DR. COUSSONS: It’s fine with me.

EXAMINER NEWMARK: I have been asking a few questions of witnesses, so I can allow that for now.

COMMISSIONER AZAR: I just have a question with regards to epidemiological studies, which is what I’ve been hearing a lot about thus far, and the fact that there’s a lack of evidence in epidemiological studies.

DR. COUSSONS: Right.

COMMISSIONER AZAR: If you could describe sort of how – how do I even ask this question? I would imagine there needs to be a lot of folks that are affected for something to essentially hit on the radar with regards to an epidemiological study.

DR. COUSSONS: Possibly, but not necessarily. I mean – and you know, it depends on, well, if you have a thousand people in our community, and if I use that for an example – or I’m not sure how many live in the Fond du Lac area, but that development down there. But if you have a thousand people and in self-reported comments or publications or surveys or things like that, if 15 or 35 or 45 percent are self-reported, that’s still not an epidemiologic, you know, study as far as a cause-and-effect type of thing.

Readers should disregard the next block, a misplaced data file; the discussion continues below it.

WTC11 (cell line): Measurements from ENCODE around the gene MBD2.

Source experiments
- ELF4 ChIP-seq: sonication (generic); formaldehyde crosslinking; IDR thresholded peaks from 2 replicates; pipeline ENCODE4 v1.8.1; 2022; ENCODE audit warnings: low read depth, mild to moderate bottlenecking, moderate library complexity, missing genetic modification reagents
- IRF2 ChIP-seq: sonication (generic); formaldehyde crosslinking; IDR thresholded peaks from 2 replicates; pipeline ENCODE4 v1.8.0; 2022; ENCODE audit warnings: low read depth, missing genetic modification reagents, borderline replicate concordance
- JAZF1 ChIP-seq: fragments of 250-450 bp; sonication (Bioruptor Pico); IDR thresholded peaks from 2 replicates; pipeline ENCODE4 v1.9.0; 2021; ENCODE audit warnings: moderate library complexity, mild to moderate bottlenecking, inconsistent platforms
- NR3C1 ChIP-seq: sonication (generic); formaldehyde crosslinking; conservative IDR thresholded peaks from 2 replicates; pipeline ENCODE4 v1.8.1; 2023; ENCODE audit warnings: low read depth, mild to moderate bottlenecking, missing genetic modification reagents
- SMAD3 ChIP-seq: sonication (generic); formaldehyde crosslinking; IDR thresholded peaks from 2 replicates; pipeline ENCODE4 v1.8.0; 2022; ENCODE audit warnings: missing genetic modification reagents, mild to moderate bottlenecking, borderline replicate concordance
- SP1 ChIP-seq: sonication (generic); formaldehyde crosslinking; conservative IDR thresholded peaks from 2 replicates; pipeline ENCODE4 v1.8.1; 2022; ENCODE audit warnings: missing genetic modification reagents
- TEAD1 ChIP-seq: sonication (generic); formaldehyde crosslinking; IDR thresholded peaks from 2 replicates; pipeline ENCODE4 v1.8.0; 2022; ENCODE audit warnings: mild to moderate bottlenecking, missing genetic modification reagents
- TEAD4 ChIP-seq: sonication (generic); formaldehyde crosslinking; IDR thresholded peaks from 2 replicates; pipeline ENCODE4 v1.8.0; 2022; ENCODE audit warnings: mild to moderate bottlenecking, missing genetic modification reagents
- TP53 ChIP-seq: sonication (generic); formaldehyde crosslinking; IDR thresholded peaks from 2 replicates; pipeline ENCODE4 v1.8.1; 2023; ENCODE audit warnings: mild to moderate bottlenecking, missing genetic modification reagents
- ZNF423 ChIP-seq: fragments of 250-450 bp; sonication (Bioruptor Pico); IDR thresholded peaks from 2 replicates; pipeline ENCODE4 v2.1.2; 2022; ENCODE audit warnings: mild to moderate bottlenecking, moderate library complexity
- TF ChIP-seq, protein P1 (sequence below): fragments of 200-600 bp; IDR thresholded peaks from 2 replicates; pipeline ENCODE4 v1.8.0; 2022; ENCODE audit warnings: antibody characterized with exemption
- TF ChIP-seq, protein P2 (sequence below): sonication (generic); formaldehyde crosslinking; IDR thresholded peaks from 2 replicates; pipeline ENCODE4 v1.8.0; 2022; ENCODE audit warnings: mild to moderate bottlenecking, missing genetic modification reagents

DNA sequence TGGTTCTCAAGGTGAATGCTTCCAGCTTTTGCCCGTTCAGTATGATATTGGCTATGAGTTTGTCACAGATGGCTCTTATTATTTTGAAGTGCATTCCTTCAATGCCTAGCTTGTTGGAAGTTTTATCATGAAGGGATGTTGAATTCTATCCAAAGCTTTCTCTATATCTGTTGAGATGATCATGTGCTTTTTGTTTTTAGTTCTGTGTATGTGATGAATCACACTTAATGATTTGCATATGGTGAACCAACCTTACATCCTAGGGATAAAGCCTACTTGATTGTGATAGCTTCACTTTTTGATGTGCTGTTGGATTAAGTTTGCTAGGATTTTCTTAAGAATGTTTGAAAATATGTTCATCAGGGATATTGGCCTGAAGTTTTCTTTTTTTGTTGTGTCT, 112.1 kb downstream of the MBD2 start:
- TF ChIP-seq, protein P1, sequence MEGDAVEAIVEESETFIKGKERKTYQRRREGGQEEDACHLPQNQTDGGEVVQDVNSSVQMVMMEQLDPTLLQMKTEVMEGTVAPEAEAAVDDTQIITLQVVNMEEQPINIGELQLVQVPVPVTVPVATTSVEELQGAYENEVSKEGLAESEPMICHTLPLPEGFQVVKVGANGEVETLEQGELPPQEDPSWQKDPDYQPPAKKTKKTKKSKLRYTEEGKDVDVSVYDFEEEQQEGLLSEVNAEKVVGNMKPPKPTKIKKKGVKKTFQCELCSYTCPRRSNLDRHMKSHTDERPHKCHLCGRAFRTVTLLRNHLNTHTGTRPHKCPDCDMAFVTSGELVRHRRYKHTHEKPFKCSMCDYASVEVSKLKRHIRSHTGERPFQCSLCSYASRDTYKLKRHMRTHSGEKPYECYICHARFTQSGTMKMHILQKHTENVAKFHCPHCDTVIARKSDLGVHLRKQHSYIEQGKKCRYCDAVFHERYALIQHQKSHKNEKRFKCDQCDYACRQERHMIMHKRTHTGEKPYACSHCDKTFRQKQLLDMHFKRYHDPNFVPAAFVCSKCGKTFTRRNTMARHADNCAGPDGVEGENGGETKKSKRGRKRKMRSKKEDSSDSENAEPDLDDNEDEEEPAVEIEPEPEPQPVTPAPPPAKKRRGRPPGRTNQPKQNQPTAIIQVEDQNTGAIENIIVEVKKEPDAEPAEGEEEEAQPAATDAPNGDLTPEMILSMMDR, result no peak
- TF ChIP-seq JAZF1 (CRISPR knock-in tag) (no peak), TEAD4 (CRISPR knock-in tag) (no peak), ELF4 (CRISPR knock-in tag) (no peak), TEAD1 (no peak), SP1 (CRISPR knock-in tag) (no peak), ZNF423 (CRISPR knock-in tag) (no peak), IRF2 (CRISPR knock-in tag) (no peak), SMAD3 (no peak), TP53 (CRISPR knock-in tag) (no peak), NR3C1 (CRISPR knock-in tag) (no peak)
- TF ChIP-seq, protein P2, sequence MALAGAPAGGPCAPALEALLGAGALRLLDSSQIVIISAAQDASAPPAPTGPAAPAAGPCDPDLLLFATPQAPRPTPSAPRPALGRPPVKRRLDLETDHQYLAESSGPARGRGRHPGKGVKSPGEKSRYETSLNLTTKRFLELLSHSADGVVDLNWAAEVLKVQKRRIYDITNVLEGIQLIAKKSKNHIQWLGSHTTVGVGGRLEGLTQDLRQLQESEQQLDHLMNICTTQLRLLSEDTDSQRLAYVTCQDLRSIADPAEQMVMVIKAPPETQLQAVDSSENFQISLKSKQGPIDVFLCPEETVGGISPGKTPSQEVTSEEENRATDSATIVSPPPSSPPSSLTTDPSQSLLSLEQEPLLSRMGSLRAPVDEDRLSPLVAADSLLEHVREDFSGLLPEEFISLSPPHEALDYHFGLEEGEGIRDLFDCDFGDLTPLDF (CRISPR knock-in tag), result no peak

But it’s almost impossible to design that kind of study, because how can you sort of blind someone that they’re living in this noise environment? You know, it’s very impossible. And so from a medical standpoint, you know, after talking with Dr. McFadden, I feel like self-reported is all that we have to go on.

But if we do self-reported and try to get some objective data, like home sleep studies in their natural surrounding about people that do report problems, do the same types of studies on people in the area that don’t report problems, and then back up a mile, a quarter, you know, a half a mile, five miles and do the same studies, you can show some kind of link to noise and sleep disturbance.

It would take 20 years to show cardiac effect, you know, or hypertension or weight gain or diabetes, and we don’t have time for that. We don’t have the time or the money or resources to do it.

But I think a short-term study based on distance, some objective data with some self-reported data would be – I think it would be very telling on adding some validity to some of these people’s concerns. And maybe even small numbers. Maybe 20 or 40 people in each group.

COMMISSIONER AZAR: Great. Thanks.

EXAMINER NEWMARK: All right. Thank you very much.

DR. COUSSONS: Thank you.

This article is the work of the author(s) indicated. Any opinions expressed in it are not necessarily those of National Wind Watch.